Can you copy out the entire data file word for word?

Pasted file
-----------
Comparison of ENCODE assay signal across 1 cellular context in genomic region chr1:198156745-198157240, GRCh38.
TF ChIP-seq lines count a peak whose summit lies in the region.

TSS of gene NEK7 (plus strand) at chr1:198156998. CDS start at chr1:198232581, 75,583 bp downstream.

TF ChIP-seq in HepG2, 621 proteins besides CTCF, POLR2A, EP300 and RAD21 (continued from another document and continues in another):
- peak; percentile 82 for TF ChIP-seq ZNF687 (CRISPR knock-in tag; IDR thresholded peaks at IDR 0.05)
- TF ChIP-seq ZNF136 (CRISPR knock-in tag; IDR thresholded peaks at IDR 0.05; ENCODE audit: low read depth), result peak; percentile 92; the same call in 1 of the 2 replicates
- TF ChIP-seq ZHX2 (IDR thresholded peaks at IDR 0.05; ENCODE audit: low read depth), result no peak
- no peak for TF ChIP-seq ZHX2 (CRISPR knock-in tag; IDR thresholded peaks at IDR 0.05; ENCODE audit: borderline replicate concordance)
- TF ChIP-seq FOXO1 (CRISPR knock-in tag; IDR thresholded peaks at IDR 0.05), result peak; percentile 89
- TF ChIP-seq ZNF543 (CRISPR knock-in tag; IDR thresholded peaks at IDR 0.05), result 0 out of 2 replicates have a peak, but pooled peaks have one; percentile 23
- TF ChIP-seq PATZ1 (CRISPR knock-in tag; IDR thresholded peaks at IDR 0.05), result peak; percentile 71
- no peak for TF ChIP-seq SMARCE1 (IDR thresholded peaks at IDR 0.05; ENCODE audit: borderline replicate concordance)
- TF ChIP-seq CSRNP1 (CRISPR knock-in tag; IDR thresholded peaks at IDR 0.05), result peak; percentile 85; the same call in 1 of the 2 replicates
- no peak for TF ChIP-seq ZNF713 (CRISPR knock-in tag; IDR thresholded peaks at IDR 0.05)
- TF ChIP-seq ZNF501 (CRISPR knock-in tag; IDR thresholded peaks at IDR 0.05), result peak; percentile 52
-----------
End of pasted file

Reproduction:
Comparison of ENCODE assay signal across 1 cellular context in genomic region chr1:198156745-198157240, GRCh38.
TF ChIP-seq lines count a peak whose summit lies in the region.

TSS of gene NEK7 (plus strand) at chr1:198156998. CDS start at chr1:198232581, 75,583 bp downstream.

TF ChIP-seq in HepG2, 621 proteins besides CTCF, POLR2A, EP300 and RAD21 (continued from another document and continues in another):
- peak; percentile 82 for TF ChIP-seq ZNF687 (CRISPR knock-in tag; IDR thresholded peaks at IDR 0.05)
- TF ChIP-seq ZNF136 (CRISPR knock-in tag; IDR thresholded peaks at IDR 0.05; ENCODE audit: low read depth), result peak; percentile 92; the same call in 1 of the 2 replicates
- TF ChIP-seq ZHX2 (IDR thresholded peaks at IDR 0.05; ENCODE audit: low read depth), result no peak
- no peak for TF ChIP-seq ZHX2 (CRISPR knock-in tag; IDR thresholded peaks at IDR 0.05; ENCODE audit: borderline replicate concordance)
- TF ChIP-seq FOXO1 (CRISPR knock-in tag; IDR thresholded peaks at IDR 0.05), result peak; percentile 89
- TF ChIP-seq ZNF543 (CRISPR knock-in tag; IDR thresholded peaks at IDR 0.05), result 0 out of 2 replicates have a peak, but pooled peaks have one; percentile 23
- TF ChIP-seq PATZ1 (CRISPR knock-in tag; IDR thresholded peaks at IDR 0.05), result peak; percentile 71
- no peak for TF ChIP-seq SMARCE1 (IDR thresholded peaks at IDR 0.05; ENCODE audit: borderline replicate concordance)
- TF ChIP-seq CSRNP1 (CRISPR knock-in tag; IDR thresholded peaks at IDR 0.05), result peak; percentile 85; the same call in 1 of the 2 replicates
- no peak for TF ChIP-seq ZNF713 (CRISPR knock-in tag; IDR thresholded peaks at IDR 0.05)
- TF ChIP-seq ZNF501 (CRISPR knock-in tag; IDR thresholded peaks at IDR 0.05), result peak; percentile 52